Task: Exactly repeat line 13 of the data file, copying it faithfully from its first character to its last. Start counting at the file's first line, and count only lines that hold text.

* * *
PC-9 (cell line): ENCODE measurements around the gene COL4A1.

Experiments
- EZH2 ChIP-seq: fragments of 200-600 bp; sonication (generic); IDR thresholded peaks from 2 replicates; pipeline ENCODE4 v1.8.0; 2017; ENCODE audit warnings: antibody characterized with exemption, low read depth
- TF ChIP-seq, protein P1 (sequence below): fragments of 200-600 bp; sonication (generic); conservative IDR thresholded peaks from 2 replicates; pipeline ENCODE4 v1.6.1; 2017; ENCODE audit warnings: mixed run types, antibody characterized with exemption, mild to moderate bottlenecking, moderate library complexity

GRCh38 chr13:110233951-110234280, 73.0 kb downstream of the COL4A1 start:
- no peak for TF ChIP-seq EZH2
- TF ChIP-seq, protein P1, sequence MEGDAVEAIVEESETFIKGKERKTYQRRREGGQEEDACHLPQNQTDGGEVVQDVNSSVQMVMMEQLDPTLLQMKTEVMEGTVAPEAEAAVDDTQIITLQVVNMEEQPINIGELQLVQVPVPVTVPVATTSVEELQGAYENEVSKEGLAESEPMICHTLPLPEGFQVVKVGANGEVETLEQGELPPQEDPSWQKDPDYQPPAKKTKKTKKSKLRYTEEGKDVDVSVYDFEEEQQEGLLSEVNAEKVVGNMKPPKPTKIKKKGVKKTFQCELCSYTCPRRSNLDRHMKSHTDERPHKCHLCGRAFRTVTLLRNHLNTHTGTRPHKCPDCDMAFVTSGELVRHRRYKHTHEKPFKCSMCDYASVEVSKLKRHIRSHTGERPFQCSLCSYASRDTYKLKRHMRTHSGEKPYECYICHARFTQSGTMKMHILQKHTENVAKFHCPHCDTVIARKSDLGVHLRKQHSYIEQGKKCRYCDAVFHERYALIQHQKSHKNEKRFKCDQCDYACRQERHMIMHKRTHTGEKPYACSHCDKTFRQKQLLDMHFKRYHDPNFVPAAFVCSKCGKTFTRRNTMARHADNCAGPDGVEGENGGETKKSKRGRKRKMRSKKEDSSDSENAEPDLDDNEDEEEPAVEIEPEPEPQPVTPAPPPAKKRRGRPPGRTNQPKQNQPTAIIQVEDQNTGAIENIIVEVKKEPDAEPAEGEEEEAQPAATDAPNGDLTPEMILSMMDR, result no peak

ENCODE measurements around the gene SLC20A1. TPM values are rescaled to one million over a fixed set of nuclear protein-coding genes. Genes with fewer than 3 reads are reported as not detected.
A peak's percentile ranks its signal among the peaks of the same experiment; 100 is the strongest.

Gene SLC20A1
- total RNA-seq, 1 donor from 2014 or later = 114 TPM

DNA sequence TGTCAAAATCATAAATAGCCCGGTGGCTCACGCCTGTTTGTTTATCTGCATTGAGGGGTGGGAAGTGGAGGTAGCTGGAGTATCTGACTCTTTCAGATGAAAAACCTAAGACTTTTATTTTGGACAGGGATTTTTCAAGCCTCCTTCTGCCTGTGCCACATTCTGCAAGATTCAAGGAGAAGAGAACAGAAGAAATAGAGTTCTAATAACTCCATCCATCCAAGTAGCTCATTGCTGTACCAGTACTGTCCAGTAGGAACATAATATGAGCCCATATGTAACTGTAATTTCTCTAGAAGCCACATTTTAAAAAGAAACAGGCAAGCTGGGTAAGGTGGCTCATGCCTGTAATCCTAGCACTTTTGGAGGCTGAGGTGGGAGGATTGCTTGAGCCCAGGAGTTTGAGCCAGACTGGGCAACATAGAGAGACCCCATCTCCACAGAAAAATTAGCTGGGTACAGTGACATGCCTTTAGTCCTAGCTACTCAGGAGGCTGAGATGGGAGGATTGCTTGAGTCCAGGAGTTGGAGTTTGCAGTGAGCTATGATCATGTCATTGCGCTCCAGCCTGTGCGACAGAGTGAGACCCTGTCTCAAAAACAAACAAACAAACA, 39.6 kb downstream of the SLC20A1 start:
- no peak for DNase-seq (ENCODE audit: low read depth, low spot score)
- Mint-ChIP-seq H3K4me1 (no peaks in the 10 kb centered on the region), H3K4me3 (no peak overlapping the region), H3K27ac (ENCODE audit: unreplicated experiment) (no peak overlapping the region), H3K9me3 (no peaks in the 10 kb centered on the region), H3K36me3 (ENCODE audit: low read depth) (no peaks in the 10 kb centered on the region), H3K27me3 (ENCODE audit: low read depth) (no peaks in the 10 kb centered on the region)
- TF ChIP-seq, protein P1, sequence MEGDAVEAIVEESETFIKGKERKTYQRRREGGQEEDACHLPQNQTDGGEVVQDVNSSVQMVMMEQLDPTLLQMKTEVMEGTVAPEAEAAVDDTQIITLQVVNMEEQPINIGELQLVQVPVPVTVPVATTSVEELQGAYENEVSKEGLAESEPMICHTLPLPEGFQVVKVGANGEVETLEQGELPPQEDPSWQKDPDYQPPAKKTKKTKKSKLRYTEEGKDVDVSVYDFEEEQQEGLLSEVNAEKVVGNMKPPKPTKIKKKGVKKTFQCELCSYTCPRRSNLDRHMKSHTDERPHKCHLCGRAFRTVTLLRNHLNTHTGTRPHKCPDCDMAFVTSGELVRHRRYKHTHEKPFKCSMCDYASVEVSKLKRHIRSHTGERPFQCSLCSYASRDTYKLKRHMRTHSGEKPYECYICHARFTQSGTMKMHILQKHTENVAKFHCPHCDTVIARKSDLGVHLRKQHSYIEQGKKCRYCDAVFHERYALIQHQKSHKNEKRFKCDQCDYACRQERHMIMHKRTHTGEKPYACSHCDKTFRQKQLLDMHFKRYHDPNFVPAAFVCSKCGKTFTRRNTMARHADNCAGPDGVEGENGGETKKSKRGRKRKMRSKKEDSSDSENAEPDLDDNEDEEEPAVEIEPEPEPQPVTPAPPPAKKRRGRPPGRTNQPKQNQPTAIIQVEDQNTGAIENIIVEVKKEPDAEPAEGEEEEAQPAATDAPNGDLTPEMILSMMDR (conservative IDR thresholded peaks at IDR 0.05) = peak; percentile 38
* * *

- no peak for DNase-seq (ENCODE audit: low read depth, low spot score)